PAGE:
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All about Melody Razak’s debut novel Moth

British-Iranian author’s book is a compassionate yet brutal look at the effects of Indian Partition told through provoking prose
Melody Razak
Melody Razak
Sourced by the correspondent

Shrestha Saha   |   Published 08.09.21, 05:14 AM

Melody Razak is a British-Iranian author who received her English literature degree from Leeds University 25 years ago. However, her interest and love for cooking led her to the kitchen where she was a pastry chef, later opening her own cafe in Brighton. Reading remained her passion till she turned 40, decided to sell her cafe and go back to college to earn her MFA degree from Birkbeck. “I wanted to travel, talk to people, write about the human condition and read a lot. And as much as I loved the cafe, it was very limiting what I could do. So in the end, I had to sell it in order to be able to write the novel,” Razak tells us on a video call about her fiery debut novel Moth (Hachette India; Rs 599) centred around the year 1946-47 in India.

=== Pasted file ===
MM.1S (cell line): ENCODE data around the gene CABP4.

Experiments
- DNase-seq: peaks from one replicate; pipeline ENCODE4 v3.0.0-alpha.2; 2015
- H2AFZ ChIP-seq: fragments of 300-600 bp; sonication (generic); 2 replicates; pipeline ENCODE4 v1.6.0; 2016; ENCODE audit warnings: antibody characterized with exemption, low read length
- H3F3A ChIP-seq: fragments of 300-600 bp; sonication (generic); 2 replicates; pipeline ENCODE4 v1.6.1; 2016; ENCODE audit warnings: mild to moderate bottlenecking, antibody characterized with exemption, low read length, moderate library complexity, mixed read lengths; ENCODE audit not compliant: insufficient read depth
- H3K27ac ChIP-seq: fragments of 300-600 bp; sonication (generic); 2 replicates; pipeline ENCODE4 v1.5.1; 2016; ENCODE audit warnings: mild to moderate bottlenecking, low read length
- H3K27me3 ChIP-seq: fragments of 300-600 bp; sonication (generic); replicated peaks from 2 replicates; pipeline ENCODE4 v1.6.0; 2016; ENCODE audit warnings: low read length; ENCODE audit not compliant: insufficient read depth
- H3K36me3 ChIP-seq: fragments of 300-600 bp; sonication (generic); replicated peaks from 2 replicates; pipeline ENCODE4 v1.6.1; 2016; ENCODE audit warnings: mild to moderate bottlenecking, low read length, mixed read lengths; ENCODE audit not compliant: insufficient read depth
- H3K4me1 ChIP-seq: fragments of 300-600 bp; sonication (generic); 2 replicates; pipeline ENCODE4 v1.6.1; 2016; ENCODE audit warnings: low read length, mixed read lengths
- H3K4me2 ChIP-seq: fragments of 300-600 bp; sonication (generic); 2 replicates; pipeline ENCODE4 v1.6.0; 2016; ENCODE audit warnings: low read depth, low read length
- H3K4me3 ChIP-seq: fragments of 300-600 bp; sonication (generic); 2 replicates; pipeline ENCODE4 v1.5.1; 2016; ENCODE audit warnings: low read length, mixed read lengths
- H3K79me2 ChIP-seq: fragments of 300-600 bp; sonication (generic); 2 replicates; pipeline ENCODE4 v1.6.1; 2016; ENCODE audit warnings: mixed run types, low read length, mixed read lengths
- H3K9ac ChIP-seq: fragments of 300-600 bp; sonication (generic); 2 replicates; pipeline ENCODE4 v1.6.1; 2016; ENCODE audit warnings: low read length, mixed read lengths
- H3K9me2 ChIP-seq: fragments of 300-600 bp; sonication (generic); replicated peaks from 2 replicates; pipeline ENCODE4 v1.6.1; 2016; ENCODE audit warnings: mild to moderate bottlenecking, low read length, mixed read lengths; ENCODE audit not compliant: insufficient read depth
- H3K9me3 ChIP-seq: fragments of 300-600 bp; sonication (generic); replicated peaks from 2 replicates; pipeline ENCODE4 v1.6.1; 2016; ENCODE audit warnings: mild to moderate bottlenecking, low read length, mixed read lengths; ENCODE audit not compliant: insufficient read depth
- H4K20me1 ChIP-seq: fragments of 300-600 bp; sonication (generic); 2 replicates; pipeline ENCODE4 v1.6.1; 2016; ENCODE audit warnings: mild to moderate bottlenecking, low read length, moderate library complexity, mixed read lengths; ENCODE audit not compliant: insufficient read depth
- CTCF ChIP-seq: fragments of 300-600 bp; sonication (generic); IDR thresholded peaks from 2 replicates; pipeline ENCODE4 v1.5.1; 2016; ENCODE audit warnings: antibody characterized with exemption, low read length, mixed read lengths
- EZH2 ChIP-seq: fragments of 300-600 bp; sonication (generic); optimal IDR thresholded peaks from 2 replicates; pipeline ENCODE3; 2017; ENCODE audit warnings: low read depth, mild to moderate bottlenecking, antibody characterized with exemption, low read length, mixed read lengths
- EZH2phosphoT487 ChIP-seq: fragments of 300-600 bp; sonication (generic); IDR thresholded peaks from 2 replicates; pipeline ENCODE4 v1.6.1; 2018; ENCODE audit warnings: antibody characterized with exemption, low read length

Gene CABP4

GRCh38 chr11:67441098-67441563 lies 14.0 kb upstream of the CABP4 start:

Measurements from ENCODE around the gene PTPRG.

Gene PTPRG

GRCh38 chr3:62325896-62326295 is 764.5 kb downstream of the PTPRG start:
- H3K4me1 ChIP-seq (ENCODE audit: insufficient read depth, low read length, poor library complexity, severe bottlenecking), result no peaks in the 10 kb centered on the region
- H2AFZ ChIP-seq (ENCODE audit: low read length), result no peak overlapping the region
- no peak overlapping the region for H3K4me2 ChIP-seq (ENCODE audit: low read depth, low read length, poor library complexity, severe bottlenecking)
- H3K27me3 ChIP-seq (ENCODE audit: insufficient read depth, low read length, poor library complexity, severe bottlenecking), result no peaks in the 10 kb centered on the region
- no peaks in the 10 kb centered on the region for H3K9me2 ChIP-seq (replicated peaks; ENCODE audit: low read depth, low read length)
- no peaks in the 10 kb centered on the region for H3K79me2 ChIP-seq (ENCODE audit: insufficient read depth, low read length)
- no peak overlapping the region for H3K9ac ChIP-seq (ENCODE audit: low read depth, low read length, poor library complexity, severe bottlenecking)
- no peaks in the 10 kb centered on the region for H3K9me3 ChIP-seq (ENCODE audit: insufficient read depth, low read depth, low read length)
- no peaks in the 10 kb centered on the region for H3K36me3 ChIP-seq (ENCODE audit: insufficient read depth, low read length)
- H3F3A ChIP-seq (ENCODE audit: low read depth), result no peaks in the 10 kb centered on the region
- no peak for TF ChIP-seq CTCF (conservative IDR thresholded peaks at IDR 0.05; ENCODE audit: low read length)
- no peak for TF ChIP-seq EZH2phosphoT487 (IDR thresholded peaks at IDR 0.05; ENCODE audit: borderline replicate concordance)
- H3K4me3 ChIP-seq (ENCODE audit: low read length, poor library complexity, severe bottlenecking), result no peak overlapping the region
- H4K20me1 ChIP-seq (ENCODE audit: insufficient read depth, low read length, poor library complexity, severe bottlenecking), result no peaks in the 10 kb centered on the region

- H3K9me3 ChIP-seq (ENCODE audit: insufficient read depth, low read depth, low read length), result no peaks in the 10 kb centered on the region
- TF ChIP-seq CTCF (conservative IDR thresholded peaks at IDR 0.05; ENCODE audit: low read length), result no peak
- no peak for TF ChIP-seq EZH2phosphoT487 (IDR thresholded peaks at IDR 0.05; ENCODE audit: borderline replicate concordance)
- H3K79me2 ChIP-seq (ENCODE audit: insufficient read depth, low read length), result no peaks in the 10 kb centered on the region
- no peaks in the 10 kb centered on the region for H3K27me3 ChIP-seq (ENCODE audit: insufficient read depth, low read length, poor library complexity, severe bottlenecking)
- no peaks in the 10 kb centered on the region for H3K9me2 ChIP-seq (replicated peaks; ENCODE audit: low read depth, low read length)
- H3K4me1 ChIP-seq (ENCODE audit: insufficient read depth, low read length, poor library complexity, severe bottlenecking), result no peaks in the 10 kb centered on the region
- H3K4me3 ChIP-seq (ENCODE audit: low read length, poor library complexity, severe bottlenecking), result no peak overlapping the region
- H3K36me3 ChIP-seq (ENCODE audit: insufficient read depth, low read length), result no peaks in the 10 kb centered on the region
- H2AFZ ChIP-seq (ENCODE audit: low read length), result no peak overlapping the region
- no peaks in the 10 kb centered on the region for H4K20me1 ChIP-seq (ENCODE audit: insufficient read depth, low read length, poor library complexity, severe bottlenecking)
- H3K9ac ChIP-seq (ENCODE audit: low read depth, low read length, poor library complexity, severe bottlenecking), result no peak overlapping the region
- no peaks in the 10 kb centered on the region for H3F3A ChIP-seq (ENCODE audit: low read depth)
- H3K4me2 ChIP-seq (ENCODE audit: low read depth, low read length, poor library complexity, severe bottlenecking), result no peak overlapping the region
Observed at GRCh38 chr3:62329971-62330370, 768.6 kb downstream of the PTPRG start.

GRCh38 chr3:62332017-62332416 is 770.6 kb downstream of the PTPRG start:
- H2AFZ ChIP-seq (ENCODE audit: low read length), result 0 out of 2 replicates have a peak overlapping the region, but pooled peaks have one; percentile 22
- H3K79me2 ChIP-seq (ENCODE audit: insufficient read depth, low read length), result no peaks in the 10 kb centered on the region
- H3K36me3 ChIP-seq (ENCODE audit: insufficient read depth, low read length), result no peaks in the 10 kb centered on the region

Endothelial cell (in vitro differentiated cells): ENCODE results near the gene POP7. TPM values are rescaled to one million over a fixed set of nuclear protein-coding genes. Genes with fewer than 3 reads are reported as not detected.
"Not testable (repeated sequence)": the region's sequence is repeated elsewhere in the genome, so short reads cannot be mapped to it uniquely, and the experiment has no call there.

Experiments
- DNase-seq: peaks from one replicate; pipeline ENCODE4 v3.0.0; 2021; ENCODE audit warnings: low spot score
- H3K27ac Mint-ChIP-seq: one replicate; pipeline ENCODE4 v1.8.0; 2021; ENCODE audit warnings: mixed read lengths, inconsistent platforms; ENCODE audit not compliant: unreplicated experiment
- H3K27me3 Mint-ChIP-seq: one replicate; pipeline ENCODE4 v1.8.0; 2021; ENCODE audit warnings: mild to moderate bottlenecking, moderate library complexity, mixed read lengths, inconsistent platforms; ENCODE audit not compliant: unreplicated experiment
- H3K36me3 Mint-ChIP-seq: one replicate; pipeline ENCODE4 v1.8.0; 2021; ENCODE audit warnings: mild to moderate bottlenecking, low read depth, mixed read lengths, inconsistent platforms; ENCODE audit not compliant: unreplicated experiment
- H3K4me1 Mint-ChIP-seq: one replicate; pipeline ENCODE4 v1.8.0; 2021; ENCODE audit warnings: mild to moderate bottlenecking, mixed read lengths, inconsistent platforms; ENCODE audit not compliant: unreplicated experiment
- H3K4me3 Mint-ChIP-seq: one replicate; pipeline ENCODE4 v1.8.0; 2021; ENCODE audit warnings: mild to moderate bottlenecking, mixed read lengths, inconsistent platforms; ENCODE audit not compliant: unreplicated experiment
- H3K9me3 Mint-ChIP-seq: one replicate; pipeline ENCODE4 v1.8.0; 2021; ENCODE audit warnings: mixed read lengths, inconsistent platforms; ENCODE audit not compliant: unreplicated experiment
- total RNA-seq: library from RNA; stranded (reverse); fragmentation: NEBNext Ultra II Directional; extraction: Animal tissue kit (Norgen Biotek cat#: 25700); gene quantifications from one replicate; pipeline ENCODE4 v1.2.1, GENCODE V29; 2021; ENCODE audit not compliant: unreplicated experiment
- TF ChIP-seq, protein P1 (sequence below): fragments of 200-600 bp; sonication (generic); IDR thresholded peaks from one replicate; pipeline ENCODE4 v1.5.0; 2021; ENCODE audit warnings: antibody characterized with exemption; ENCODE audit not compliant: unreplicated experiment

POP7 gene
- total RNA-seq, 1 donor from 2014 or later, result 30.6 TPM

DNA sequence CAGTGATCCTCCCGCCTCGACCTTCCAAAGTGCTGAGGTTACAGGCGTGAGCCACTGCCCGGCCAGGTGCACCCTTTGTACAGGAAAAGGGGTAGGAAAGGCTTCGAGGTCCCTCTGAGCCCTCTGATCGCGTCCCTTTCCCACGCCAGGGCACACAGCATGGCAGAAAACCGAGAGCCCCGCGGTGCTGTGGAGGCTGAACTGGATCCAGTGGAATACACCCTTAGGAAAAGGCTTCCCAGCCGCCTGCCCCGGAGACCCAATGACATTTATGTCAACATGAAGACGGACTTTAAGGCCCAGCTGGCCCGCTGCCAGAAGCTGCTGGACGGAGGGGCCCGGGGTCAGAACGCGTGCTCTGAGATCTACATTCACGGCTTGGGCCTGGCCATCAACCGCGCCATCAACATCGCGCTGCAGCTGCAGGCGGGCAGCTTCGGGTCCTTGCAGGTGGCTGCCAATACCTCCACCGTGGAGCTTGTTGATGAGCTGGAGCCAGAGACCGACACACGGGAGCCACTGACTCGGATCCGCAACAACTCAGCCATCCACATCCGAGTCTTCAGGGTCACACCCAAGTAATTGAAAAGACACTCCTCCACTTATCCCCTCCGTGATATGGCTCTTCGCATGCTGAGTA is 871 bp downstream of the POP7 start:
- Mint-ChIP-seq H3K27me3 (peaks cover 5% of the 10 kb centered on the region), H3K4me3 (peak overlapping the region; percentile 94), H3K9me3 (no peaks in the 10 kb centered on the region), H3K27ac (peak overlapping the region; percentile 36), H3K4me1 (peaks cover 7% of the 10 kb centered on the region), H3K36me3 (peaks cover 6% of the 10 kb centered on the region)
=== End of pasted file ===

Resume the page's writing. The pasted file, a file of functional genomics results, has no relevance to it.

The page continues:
That she travelled extensively through India soaking in the language, culture and beat of the country is evident in every page of the book that she was decidedly nervous about. Challenges like editing, making the choices with language to prevent herself from sounding too contemporary and the attention received by a debut author aside, Razak had to do the mammoth task of extensively reading Indian writers and eventually “feeling a heart connection with Indian bookstores” with their well-curated shelves.